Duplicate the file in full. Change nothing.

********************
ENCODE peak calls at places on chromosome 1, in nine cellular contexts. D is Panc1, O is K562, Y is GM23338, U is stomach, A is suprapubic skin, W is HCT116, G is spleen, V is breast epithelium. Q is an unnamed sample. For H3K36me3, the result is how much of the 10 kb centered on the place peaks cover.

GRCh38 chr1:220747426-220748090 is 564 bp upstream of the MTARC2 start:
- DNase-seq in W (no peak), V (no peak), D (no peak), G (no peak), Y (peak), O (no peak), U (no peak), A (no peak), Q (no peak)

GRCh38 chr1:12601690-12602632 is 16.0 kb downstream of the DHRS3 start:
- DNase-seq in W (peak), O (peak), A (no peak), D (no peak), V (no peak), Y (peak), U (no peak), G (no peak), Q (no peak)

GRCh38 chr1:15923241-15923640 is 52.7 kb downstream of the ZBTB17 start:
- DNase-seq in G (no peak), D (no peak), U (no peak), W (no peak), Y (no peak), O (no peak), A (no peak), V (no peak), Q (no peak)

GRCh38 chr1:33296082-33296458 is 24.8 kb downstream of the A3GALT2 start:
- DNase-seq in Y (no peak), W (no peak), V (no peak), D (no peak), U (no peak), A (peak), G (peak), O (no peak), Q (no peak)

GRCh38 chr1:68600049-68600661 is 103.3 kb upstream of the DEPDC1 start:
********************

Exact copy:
ENCODE peak calls at places on chromosome 1, in nine cellular contexts. D is Panc1, O is K562, Y is GM23338, U is stomach, A is suprapubic skin, W is HCT116, G is spleen, V is breast epithelium. Q is an unnamed sample. For H3K36me3, the result is how much of the 10 kb centered on the place peaks cover.

GRCh38 chr1:220747426-220748090 is 564 bp upstream of the MTARC2 start:
- DNase-seq in W (no peak), V (no peak), D (no peak), G (no peak), Y (peak), O (no peak), U (no peak), A (no peak), Q (no peak)

GRCh38 chr1:12601690-12602632 is 16.0 kb downstream of the DHRS3 start:
- DNase-seq in W (peak), O (peak), A (no peak), D (no peak), V (no peak), Y (peak), U (no peak), G (no peak), Q (no peak)

GRCh38 chr1:15923241-15923640 is 52.7 kb downstream of the ZBTB17 start:
- DNase-seq in G (no peak), D (no peak), U (no peak), W (no peak), Y (no peak), O (no peak), A (no peak), V (no peak), Q (no peak)

GRCh38 chr1:33296082-33296458 is 24.8 kb downstream of the A3GALT2 start:
- DNase-seq in Y (no peak), W (no peak), V (no peak), D (no peak), U (no peak), A (peak), G (peak), O (no peak), Q (no peak)

GRCh38 chr1:68600049-68600661 is 103.3 kb upstream of the DEPDC1 start: